For Lauren McCurry, money is not just a dirty word. It’s a scary, anxiety-inducing one, too. Here’s how she started to take back the reins on her financial wellness, one arduous Xero reconciliation at a time.
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Some people can perform a flawless cut crease ombre eyeliner look without a dusting of fallback.
Some people have such a glorious equity-fuelled grip on their finances that they can (probably!) sleep easy at night.
Of these laudable three talents: I possess none. The third one affects my mental health and happiness most significantly.
I find money, numbers, and finances really, really hard.
This financial illiteracy can't be pegged down simply to nature or nurture; it’s both.
I’m not confident with math and had special permission from my high school to replace these classes with additional English study from year nine.
My dad, a strong advocate for the nobility of financial control, would grimace with frustration at my lack of care – for learning more about money, for spending mindfully, and for confidently comprehending what ‘tax,’ ‘GST,’ and ‘overdraw fees’ actually mean.
The wisdom of my early thirties has allowed me to realise that when I see money – I know the stuff it can buy.
And, because I cherish my worldly possessions and the process of acquiring them more than anything else in my world – my pocket money and paychecks have always appeared as something not to be spent, but exchanged for something I liked much more.
I don’t really like money, but I like what I can buy with it. Being a scholar of instant gratification means I feel strongly that more tactile joy exists in a world full of beautiful stuff, not future security in my bank account.
This means my attitude on money is a hazy yet heady combination of nihilism, irresponsibility, and stubbornness. Definitely, also, fear.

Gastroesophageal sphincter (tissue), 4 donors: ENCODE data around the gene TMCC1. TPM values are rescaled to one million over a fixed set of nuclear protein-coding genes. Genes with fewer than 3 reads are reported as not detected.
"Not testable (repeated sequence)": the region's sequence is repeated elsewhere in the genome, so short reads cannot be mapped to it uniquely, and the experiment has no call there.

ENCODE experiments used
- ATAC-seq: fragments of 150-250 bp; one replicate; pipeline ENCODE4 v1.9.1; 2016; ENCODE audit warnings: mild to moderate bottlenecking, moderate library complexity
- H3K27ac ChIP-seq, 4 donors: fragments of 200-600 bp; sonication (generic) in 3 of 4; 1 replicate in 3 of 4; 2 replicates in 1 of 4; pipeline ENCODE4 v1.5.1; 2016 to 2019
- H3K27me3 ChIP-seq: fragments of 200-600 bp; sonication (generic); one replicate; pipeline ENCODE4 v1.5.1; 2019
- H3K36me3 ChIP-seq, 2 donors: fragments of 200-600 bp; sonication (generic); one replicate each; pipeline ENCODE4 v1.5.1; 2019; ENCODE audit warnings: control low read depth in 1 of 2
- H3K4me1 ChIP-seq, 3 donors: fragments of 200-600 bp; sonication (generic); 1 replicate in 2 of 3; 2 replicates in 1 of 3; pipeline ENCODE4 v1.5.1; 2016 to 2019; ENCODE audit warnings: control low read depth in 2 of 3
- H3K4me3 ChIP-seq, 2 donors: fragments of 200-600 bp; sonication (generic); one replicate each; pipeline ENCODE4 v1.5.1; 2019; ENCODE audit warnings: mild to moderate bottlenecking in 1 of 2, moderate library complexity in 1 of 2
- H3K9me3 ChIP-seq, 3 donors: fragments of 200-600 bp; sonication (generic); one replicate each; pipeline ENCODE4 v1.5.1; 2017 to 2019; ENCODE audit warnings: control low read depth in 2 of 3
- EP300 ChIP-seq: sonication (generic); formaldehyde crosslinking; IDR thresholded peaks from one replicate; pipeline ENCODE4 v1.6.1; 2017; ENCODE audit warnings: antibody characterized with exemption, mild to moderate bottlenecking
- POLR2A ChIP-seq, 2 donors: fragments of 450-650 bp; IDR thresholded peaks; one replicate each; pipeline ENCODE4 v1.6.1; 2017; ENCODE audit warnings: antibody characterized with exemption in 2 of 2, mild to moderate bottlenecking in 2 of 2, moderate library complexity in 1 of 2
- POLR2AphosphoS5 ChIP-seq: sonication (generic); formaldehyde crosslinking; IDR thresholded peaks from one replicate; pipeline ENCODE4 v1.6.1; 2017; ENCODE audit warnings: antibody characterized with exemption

This mentality meant I often had very little, even today. When I started my own business during the pandemic, I was essentially running blind.
Now I am living in NYC – both a luxury and a self-inflicted economic heist – it’s almost comical to me how hard and long I work and how little I have to show for it.
I know millions of people worldwide work and save extremely hard. Still, systemic biases prevent them from achieving their aspired level of prosperity, where the main thing stopping me is my mindset.
I spoke to a few friends from near and far about some simple steps that helped them feel more in control of their finances:
“Do a little bit of financial admin every day… maybe after lunch when a wave of post-focaccia endorphins hits you. Taking little steps often means you never have to run up the hill in one go and lose your breath.”
“I take a few hours every month to run through all the subscriptions I am mindlessly paying for, not using; and hit unsubscribe. Often these fees can add up to over $100 a month, aka the money I would much rather spend on a deep-tissue massage. Or rent.”
“Like everyone, especially freelance creatives, putting aside the money you owe in taxes is painful at best and soul-destroying at worst. Try to rejig your relationship with this reality, and don’t account for that percentage of your cheque as viable income. Instead, bury it as far under your mattress as possible and pat yourself on the back come tax season.”
“I invest in a friendly and clever accountant to help me do things that I can’t. Money is complicated, and it’s genuinely relieving to find a person or organisation that respects my level of understanding and speaks to me on eye level. This year, I didn’t feel anxious about my tax return for the first time. That’s worth the investment for me.”
“If you start a business, try and get your financial systems in place as soon as possible. Not only will it make your admin easier, but you will also benefit from the confidence of taking yourself and your services seriously. It means so much.
Also, talk about money with your peers when the time is right. It’s complex; we’re about to enter another recession, and the pandemic made cash extremely tight globally. Opening up a dialogue to this reality has made me feel less isolated and allowed me to learn from those in a similar tax bracket and creative industry. It’s tough to detract viable advice from a The Age economic expert with three investment properties, right?
And finally, archive your receipts. The mindful act of accounting for everything I’ve spent – on my business or my wardrobe – starkly reminds me that I have much to be grateful for and much more equity than I believe.”